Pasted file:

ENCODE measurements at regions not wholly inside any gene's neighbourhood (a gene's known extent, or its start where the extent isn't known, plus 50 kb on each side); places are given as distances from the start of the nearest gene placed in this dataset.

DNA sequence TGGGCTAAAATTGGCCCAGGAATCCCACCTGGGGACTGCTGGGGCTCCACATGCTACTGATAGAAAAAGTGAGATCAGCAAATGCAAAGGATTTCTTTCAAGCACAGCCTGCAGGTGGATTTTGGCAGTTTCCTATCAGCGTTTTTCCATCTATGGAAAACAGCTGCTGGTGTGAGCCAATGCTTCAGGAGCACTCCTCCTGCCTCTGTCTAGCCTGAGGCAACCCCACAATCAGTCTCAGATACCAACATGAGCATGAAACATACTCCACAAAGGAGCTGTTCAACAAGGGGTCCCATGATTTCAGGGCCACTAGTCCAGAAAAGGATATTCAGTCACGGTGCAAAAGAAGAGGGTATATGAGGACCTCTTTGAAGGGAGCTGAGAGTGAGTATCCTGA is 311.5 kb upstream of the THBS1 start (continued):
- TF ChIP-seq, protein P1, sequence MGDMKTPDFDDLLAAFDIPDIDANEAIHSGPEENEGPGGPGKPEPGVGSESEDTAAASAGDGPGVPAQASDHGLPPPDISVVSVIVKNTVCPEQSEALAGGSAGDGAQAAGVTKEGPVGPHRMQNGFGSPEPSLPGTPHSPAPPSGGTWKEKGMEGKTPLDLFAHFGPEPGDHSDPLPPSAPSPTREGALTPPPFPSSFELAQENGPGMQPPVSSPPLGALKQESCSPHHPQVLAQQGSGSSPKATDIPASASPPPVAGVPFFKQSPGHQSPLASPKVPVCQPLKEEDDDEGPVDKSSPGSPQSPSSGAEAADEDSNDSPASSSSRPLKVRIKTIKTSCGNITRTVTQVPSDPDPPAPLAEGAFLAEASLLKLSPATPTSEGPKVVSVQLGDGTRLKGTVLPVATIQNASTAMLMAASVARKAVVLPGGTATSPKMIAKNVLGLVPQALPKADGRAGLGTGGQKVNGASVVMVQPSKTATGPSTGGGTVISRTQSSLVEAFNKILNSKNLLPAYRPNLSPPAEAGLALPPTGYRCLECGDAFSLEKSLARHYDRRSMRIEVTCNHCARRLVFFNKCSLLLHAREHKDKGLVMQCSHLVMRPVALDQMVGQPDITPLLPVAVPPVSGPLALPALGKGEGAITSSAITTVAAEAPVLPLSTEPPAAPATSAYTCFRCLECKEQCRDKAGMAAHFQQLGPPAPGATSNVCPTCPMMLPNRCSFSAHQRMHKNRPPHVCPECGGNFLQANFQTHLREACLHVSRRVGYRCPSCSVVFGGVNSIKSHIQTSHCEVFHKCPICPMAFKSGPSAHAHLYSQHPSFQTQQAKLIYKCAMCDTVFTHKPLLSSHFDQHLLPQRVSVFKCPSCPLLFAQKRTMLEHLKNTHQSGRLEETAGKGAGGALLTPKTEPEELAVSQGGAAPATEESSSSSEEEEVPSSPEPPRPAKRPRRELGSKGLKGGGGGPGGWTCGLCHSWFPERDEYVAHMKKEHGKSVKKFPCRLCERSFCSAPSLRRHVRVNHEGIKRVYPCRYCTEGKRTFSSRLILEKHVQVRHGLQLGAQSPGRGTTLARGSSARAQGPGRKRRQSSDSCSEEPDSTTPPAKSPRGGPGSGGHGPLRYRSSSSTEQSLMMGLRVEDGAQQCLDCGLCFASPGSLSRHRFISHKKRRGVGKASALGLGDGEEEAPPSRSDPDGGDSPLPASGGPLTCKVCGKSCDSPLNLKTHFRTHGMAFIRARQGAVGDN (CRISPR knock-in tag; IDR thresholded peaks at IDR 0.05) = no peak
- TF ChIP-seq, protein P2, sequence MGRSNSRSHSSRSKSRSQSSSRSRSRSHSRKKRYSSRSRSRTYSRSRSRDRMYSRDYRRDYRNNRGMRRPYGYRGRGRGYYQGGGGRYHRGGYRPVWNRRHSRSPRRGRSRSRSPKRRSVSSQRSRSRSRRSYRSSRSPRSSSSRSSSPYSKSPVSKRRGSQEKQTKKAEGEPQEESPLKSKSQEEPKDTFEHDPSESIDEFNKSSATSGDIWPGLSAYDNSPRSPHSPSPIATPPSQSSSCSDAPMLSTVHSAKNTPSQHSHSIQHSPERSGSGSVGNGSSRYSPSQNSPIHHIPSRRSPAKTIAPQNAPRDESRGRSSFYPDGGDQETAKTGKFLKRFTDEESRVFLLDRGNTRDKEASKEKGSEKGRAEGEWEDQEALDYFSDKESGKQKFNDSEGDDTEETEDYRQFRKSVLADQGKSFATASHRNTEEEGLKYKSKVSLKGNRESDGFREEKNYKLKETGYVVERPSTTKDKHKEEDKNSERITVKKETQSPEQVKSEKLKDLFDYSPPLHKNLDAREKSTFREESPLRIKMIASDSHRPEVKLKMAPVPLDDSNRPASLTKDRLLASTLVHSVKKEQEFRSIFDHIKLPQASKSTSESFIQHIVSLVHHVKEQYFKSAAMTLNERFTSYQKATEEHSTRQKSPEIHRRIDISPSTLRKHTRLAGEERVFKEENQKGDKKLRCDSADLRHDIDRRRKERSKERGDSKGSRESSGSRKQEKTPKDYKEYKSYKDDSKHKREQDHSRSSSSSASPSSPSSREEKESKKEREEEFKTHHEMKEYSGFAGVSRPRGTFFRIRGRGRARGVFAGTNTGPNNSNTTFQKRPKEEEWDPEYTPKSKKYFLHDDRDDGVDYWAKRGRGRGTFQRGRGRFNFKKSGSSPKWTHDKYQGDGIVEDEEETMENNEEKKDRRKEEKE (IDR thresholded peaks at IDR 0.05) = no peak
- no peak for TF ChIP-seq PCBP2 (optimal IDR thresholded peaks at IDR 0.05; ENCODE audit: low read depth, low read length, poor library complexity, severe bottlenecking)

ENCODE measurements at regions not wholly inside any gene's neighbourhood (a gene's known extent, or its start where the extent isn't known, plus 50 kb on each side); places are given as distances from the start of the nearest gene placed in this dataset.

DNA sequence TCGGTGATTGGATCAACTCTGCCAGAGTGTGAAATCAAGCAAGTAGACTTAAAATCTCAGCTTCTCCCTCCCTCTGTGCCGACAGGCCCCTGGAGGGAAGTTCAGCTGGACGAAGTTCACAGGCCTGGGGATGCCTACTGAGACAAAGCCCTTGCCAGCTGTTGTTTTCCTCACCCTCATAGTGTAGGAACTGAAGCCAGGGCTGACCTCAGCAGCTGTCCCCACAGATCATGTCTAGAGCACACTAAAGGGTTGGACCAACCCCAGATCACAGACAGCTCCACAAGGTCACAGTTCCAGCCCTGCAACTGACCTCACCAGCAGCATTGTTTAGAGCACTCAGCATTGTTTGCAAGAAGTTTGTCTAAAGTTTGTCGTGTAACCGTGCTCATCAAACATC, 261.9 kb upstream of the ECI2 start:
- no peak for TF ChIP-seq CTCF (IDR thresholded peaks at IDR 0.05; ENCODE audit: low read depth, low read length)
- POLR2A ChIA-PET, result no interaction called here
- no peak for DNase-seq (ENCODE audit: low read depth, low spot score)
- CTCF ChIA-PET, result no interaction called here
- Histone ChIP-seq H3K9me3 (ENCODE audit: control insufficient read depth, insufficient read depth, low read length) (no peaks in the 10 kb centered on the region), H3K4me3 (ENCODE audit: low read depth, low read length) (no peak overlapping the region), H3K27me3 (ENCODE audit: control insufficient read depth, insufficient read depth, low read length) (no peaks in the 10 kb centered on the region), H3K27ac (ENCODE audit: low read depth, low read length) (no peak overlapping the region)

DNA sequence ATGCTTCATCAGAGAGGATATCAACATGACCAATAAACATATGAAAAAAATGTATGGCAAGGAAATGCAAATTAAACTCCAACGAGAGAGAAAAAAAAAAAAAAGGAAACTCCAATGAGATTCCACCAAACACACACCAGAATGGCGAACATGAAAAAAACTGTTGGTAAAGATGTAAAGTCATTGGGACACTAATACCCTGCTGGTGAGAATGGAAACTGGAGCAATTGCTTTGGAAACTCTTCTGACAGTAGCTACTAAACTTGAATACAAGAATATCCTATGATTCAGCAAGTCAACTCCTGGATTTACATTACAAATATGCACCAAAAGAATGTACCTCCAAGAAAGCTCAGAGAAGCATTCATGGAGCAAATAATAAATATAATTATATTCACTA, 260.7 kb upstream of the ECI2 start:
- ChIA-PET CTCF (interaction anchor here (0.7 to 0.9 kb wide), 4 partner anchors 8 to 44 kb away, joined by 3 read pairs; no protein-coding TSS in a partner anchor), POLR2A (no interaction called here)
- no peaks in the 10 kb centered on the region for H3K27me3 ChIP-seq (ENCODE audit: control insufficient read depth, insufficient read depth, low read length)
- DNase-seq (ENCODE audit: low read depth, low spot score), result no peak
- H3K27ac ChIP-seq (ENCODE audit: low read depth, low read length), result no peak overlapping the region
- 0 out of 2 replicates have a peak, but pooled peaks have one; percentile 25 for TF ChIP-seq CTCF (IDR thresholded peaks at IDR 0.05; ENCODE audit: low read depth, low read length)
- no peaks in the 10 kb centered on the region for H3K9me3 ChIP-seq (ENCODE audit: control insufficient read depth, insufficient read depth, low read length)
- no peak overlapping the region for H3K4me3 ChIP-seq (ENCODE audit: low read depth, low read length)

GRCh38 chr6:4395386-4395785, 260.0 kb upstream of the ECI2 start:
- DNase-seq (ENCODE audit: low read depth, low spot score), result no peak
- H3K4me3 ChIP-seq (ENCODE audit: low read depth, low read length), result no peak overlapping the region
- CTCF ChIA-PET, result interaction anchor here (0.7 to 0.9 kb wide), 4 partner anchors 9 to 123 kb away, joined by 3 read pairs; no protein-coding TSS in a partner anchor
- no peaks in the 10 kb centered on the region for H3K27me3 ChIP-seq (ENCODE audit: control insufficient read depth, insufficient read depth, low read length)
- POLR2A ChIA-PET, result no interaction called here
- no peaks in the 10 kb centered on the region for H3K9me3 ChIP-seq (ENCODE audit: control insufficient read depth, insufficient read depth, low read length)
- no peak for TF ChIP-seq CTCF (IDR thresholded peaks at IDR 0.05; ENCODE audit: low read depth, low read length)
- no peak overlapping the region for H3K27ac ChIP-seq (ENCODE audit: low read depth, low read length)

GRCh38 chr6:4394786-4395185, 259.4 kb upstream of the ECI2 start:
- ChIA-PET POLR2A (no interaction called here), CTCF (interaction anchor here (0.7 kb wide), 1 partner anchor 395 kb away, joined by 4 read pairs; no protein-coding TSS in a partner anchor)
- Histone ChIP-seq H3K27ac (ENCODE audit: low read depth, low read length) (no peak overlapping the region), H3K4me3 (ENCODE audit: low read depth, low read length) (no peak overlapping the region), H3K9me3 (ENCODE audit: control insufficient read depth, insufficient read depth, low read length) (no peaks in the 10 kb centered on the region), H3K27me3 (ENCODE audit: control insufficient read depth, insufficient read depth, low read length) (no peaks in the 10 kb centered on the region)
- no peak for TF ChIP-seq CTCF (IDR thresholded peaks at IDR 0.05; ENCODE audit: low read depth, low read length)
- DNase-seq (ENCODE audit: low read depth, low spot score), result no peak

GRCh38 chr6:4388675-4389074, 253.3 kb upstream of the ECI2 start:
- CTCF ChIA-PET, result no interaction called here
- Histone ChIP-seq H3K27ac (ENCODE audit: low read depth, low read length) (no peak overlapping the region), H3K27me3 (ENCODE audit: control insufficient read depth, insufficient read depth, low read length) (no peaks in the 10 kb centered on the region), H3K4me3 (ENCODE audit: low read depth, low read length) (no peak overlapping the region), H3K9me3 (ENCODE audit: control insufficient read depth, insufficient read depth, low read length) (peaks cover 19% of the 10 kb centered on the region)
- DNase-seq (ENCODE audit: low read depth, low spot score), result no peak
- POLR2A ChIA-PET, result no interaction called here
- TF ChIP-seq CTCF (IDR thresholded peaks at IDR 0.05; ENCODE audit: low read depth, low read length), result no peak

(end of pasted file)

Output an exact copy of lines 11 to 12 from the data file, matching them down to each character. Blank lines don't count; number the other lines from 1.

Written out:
- CTCF ChIA-PET, result no interaction called here
- Histone ChIP-seq H3K9me3 (ENCODE audit: control insufficient read depth, insufficient read depth, low read length) (no peaks in the 10 kb centered on the region), H3K4me3 (ENCODE audit: low read depth, low read length) (no peak overlapping the region), H3K27me3 (ENCODE audit: control insufficient read depth, insufficient read depth, low read length) (no peaks in the 10 kb centered on the region), H3K27ac (ENCODE audit: low read depth, low read length) (no peak overlapping the region)